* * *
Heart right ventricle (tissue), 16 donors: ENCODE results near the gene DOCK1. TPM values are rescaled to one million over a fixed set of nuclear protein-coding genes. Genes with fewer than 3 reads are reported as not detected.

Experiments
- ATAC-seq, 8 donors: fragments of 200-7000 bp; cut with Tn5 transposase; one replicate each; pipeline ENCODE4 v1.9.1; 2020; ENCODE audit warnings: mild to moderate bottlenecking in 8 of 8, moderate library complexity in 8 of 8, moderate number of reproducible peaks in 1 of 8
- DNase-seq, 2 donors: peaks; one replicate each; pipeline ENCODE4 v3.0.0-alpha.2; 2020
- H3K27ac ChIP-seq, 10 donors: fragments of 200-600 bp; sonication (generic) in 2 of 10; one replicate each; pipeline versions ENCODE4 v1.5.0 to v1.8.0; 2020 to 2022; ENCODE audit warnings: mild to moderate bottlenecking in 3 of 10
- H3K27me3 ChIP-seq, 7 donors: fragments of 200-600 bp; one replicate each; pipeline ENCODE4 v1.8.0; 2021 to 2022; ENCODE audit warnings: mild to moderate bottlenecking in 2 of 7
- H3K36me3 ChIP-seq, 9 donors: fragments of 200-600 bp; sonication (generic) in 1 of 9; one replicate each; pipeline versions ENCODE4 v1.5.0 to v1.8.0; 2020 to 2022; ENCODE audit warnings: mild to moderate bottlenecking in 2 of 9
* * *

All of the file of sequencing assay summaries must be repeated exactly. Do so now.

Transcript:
Heart right ventricle (tissue), 16 donors: ENCODE results near the gene DOCK1. TPM values are rescaled to one million over a fixed set of nuclear protein-coding genes. Genes with fewer than 3 reads are reported as not detected.

Experiments
- ATAC-seq, 8 donors: fragments of 200-7000 bp; cut with Tn5 transposase; one replicate each; pipeline ENCODE4 v1.9.1; 2020; ENCODE audit warnings: mild to moderate bottlenecking in 8 of 8, moderate library complexity in 8 of 8, moderate number of reproducible peaks in 1 of 8
- DNase-seq, 2 donors: peaks; one replicate each; pipeline ENCODE4 v3.0.0-alpha.2; 2020
- H3K27ac ChIP-seq, 10 donors: fragments of 200-600 bp; sonication (generic) in 2 of 10; one replicate each; pipeline versions ENCODE4 v1.5.0 to v1.8.0; 2020 to 2022; ENCODE audit warnings: mild to moderate bottlenecking in 3 of 10
- H3K27me3 ChIP-seq, 7 donors: fragments of 200-600 bp; one replicate each; pipeline ENCODE4 v1.8.0; 2021 to 2022; ENCODE audit warnings: mild to moderate bottlenecking in 2 of 7
- H3K36me3 ChIP-seq, 9 donors: fragments of 200-600 bp; sonication (generic) in 1 of 9; one replicate each; pipeline versions ENCODE4 v1.5.0 to v1.8.0; 2020 to 2022; ENCODE audit warnings: mild to moderate bottlenecking in 2 of 9